Coastal Tire and Auto Service is your source for tires and tire maintenance.
Every car owner needs to understand the basics of tire rotation. Regular tire rotation is very important in order to get the most miles and performance from your tires. The following discussion centers on what causes tires to require rotation, how frequently drivers should rotate their tires, and a few pieces of useful knowledge about tires that drivers should understand.
Tire Rotation Patterns
Your vehicle’s tire rotation pattern depends upon many factors including the vehicle and/or the tire manufacture’s recommendations, your driving style, the condition of your vehicle and its suspension components and the condition of your tires. Bring your car to the professionals at Coastal Tire and Auto Service. We will treat you and your car like family.
Tire Rotation – why is it necesary?
Even without considering outside factors, the weight of a car is generally distributed unevenly between the front and rear axles. This, of course, causes the tires to wear unevenly, which in turn requires the tires to be rotated on a regular basis. Most cars have the engine in the front, which means that the front end of the car is heavier. This is certainly true for front-engine cars that are also front-wheel drive. On such a car, the front tires wear out quicker than the rear tires so regular rotation is a must.
When mechanical problems arise in an automobile, it may lead to uneven tire wear. A perfect example is when the front end alignment goes out of spec on an automobile. While fixing the alignment will remedy the problem, it is oftentimes necessary to also rotate the tires to compensate for the tire wear that has already occurred. You can trust the professionals at Coastal Tire and Auto Service to perform the job properly.
Even driving patterns can have an affect on how tires wear. Drivers who follow regular driving routes generally create uneven tire wear on their automobile’s tires. This is not to say that drivers need to alternate their driving courses, only to say that regular tire rotation is of the utmost importance.
How frequently should you rotate tires?
Depending on the make and model of your vehicle, tire rotation is recommended between every 6,000 and 10,000 miles. However, this figure may change depending on the condition of the car and the driver’s driving patterns. As such, it is important for drivers to keep a watchful eye on the condition of their tires. When you bring your vehicle in for service at Coastal Tire and Auto Service, our technicians will examine your tires and recommend when your tires are ready for rotation.
The rotation pattern varies depending on the tires and the make of the automobile. Generally speaking, the tires on the front should be switched with the tires on the back, and the tires should be crossed when placed on the rear axle. However, certain cars and tires require different rotation patterns so it is always best to leave this job to the professionals at Coastal Tire and Auto Service.
Useful tire rotation tips
Improve your vehicle’s handling, increase tire life, and drive with safety by checking your tires every month to insure that they are inflated with the right amount of air pressure.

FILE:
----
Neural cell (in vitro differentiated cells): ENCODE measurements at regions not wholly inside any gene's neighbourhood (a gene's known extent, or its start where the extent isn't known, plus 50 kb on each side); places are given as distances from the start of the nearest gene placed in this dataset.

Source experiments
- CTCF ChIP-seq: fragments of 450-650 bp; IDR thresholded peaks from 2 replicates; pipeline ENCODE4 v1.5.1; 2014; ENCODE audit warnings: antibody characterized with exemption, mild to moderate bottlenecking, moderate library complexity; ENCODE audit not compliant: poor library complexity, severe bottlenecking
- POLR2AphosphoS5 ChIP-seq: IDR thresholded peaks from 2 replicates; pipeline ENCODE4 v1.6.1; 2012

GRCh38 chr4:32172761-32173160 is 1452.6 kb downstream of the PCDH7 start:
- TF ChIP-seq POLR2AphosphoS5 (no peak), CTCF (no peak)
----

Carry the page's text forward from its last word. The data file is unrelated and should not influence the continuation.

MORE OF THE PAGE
Call us at 561-392-8371 for all of your tire and tire maintenance needs. Below are some of the tire services that we offer:
Coastal Tire and Auto Service is your source for high quality tires and automotive service at affordible prices. We offer a wide range of quality tires to fit your vehicle and your budget. Let our professionals help you find, balance, and mount the right tires for your vehicle. Coastal Tire and Auto Service offers these brands and many more…
Tire Guide and Tips: Understanding Your Tire’s Sidewall Information
For example, the number may read P215/65-R15, 96V:
P = Passenger Tire (LT = Light Truck)
215 = Overall width of the tire in millimeters
65 = Sidewall height (distance from rim to tread) as a percentage of the thread width (known as aspect ratio)
R = Tire construction, this one is Radial (also, B = Belted Bias, D = Diagonal Bias
15 = Represents the size of the wheel in inches
In this example, the tire has the number 89H. This is the weight capacity of the tire. However, in most cases, you will not see this heading on the sidewall.
A speed rating is sometimes put in front of the R (or B or D). A straight R rating means that it is rated for speeds of up to 100mph. The manufacturer does not recommended this tire for speeds greater than 100 mph. Other speed ratings are: S=112mph, T=118mph, U=124mph, H=130mph, V=149mph, & a Z rated tire is for speeds in excess of 149mph.
The V and Z rated tires have excellent dry pavement grip/traction but due to their soft rubber compounds, do not have a long life.
A tread rating indicates how long a tire should last. This figure is written in small letters on the sidewall of your tire. The higher the number, the longer the tire should last. 100 is the basic tread wear rating.
The traction rating works just like grading – ‘A’ being the best, ‘B’ is good, and ‘C’ is acceptable. This number is also found on the sidewall.
Temperature ratings work the same – ‘A’ best, ‘B’ good, ‘C’ acceptable. If you drive your car very hard, you want a temperature rating of ‘A’ because a ‘C’ would fail faster under hard driving conditions. Again, look for this number on the sidewall.